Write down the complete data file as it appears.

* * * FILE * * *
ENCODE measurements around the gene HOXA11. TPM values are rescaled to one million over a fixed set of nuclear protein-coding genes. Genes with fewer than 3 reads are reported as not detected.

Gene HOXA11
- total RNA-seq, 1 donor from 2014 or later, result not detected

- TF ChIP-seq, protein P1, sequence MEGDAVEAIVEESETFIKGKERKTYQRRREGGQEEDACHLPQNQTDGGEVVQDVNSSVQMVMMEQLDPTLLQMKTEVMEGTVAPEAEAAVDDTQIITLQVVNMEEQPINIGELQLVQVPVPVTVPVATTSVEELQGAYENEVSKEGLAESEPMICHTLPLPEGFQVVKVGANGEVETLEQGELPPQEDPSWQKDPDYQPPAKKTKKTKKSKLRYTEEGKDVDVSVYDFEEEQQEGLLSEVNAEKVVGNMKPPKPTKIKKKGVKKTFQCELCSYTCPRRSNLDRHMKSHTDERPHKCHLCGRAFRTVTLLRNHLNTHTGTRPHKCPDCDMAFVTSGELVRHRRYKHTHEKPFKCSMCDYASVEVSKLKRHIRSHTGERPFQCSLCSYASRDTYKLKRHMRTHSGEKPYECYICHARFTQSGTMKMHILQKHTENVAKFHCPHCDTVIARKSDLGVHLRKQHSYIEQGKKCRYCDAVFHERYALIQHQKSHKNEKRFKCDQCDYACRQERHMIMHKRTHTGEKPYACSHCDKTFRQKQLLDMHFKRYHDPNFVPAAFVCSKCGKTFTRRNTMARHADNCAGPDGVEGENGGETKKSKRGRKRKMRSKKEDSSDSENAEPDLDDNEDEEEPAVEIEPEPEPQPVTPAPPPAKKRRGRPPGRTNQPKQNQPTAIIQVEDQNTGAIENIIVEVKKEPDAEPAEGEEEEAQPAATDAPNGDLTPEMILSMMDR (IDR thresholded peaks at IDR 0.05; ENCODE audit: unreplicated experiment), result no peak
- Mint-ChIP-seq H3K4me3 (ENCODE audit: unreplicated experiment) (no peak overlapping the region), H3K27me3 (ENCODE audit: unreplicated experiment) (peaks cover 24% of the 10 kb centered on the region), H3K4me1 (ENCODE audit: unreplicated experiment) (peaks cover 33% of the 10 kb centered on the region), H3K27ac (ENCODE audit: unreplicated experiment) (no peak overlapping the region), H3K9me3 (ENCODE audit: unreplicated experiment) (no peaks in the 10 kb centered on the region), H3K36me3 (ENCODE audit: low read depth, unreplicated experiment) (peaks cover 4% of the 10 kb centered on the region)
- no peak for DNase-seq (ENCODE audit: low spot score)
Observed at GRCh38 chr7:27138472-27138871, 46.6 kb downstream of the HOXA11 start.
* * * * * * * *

ENCODE measurements around the gene HOXA11. TPM values are rescaled to one million over a fixed set of nuclear protein-coding genes. Genes with fewer than 3 reads are reported as not detected.

Gene HOXA11
- total RNA-seq, 1 donor from 2014 or later, result not detected

- TF ChIP-seq, protein P1, sequence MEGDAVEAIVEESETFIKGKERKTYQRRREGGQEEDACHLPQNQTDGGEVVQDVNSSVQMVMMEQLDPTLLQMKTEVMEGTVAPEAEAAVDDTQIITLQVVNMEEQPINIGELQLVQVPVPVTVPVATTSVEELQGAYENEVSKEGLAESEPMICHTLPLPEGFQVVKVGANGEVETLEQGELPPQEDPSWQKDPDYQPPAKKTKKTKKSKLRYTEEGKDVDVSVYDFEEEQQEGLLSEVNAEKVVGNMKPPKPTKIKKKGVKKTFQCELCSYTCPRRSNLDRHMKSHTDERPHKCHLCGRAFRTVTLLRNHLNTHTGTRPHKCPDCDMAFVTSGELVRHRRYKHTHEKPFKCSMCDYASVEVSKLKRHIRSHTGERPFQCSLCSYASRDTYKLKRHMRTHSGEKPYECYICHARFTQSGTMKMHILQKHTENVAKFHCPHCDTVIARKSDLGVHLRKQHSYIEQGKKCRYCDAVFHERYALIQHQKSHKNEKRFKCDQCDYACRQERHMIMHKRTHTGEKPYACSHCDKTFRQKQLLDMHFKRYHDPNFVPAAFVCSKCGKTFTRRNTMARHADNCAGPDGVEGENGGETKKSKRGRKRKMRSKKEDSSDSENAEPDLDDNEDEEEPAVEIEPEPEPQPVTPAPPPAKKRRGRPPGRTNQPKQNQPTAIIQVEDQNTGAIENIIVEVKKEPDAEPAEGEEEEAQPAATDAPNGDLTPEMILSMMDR (IDR thresholded peaks at IDR 0.05; ENCODE audit: unreplicated experiment), result no peak
- Mint-ChIP-seq H3K4me3 (ENCODE audit: unreplicated experiment) (no peak overlapping the region), H3K27me3 (ENCODE audit: unreplicated experiment) (peaks cover 24% of the 10 kb centered on the region), H3K4me1 (ENCODE audit: unreplicated experiment) (peaks cover 33% of the 10 kb centered on the region), H3K27ac (ENCODE audit: unreplicated experiment) (no peak overlapping the region), H3K9me3 (ENCODE audit: unreplicated experiment) (no peaks in the 10 kb centered on the region), H3K36me3 (ENCODE audit: low read depth, unreplicated experiment) (peaks cover 4% of the 10 kb centered on the region)
- no peak for DNase-seq (ENCODE audit: low spot score)
Observed at GRCh38 chr7:27138472-27138871, 46.6 kb downstream of the HOXA11 start.